I have come to a great understanding of Mary as Mother of God along to the path of coming to a greater understanding of the Trinity and through some bible study, her typology in he OT. The communion of Saints makes total sense to me and I love the truth behind it, that we are all one. My only dilemma at this time and I wonder if it is something that you touch on in this book- is the use of sepulchers, pendents, statues and the significance that they play in our spiritual life. Please forgive me if this isn't the right format to bring up questions.

July 28, 2014 at 10:25 pm PST
#11  Chaunce Shrewsbury - West Valley City, Utah

One other comment Tim, if I may, what does this book have to offer and how is it different from the other books that you have written about the same topic? I'm just wondering because as I was looking at purchasing the book, I saw that you've written several other similar books. I'm new to the faith, but I have been reading articles and listening for the last 11 months. I do want something in depth, but I'm not sure what would best serve me to help answer some of the most pressing issues that Protestants and other "Christians" ask. Thank you!

July 28, 2014 at 10:44 pm PST
#12  Tim Staples - El Cajon, California - Catholic Answers Blogger

Chauncy -

When you say "sepulchers," I think you meant to say "scapulars." I would recommend you get a hold of my CD set called "Friends in High Places," where I go into not only the communion of saints, but the use of statues, icons, etc. You can get it here at the shop on
The key is to remember that God has chosen to use "stuff" - the material world in order to communicate his grace to us. The Incarnation is the ultimate example of this. "The Word was made flesh..." (John 1:14). He didn't have to become man in order to save us. But he did. He chose to use "stuff" in order to heal we who are made of "stuff."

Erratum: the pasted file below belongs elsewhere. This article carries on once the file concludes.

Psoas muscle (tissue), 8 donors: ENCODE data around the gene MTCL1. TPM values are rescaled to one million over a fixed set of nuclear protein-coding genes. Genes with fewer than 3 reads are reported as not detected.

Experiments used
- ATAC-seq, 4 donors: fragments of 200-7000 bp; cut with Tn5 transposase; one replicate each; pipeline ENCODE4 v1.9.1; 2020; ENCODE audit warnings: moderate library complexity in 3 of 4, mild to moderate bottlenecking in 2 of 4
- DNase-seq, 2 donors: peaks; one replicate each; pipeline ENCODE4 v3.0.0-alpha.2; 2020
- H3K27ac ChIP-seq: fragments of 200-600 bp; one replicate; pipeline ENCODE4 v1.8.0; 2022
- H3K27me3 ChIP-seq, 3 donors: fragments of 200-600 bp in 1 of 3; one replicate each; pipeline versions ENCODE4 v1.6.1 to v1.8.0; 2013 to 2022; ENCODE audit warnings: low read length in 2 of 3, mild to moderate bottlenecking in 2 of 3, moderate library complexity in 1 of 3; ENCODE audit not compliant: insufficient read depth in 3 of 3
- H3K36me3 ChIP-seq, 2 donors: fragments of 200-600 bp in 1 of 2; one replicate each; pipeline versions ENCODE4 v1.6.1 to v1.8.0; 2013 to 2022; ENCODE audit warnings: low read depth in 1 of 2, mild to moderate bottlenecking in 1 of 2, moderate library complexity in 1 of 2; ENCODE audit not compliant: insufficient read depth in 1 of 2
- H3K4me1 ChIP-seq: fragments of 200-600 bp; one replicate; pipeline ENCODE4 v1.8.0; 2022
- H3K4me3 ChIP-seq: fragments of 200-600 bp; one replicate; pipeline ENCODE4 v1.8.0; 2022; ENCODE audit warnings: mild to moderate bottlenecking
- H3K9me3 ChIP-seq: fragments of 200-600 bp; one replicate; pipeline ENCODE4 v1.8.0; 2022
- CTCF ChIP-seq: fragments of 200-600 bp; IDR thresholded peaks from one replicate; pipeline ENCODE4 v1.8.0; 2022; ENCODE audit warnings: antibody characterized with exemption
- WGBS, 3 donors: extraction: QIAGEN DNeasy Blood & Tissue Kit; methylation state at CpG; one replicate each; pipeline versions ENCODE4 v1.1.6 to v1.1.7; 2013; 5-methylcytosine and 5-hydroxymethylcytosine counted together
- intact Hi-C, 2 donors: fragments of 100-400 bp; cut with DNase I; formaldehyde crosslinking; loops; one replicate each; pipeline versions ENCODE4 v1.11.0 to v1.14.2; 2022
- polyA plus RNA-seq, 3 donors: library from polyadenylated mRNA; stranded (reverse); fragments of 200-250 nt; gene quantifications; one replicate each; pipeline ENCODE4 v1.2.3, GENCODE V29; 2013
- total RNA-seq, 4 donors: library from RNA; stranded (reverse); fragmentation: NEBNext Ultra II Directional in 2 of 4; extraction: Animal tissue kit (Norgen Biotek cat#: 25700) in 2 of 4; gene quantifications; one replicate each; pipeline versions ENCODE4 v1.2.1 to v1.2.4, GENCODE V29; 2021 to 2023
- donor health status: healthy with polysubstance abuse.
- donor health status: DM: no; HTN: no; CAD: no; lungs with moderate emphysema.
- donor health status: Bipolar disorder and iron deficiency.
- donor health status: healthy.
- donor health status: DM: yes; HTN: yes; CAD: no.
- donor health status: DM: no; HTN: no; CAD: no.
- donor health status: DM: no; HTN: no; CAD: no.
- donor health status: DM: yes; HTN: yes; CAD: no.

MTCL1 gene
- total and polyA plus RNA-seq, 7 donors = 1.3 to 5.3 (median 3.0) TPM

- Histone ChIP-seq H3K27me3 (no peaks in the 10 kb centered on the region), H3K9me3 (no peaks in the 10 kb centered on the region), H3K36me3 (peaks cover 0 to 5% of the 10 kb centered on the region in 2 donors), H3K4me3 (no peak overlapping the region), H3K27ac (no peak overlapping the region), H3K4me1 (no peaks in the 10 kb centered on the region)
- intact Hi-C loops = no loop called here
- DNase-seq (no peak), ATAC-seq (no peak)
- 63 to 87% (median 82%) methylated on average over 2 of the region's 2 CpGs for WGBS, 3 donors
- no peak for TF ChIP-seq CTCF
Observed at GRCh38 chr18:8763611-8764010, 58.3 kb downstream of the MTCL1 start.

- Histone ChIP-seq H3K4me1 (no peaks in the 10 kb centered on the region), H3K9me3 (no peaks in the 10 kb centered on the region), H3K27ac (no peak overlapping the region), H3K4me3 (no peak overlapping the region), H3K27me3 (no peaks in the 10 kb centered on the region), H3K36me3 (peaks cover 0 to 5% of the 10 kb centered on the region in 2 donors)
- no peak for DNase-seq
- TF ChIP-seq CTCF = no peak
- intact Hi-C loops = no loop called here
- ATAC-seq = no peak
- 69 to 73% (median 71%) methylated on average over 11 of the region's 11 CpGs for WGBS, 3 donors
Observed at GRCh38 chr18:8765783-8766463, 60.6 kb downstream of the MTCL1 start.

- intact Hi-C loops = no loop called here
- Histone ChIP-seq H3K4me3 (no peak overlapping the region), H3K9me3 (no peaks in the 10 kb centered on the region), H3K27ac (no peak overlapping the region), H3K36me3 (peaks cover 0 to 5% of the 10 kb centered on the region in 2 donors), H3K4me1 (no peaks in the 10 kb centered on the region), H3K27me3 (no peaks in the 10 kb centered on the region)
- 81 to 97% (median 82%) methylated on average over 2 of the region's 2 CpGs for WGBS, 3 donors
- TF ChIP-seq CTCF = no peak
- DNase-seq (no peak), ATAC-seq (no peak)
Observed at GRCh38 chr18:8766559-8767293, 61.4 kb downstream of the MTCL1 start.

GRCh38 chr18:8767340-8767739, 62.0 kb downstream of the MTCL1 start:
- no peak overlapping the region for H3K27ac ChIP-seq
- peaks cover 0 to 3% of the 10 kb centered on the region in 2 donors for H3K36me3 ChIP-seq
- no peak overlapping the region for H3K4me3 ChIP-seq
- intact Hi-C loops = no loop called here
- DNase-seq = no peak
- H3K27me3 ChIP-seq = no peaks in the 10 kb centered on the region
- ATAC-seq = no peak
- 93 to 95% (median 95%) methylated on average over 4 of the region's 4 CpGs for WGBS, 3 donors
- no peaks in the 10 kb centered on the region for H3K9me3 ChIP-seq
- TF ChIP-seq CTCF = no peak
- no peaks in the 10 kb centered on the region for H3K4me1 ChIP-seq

In Mark 8:23, Jesus "spat" on the eyes of a blind man to heal him. In John 9:6, Jesus spat on the ground, made clay out of it and anointed a blind man's eyes with it. In Acts 5, God used the shadow of Peter. In Acts 19:12 God used handkerchiefs that were touched to Paul's body to heal people. In Matt. 9:20 Jesus used "the fringe of his garment" as a conduit to heal the woman who was hemorrhaging for 12 years. In the Old Testament, God used a "bronze serpent" (a statue) set up on a pole to heal his people in Numbers 21:8-9. He used "the bones of Elisha" in II Kings 13:21 to raise a man from the dead, etc.
Scapulars, statues, icons, etc. are used as ways to communicate God's life and love to us. Jesus is revealed to be "the image of the invisible God" in Col. 1:15 (the Greek word for "image" is "icon"). The reason we need this "icon" of God is because we are not angels (pure spirits), we have bodies. Thus, we needed to be communicated to and with via a physical reality. So it is with all of these examples of God using "stuff" to communicate to us and heal us.
The bottom line is: we need statues, icons, scapulars, etc. for our spiritual well-being.

July 29, 2014 at 5:55 am PST
#13  Tim Staples - El Cajon, California - Catholic Answers Blogger


Forgive me for addressing you as "Chauncy" in my above post. That should have been "Chaunce."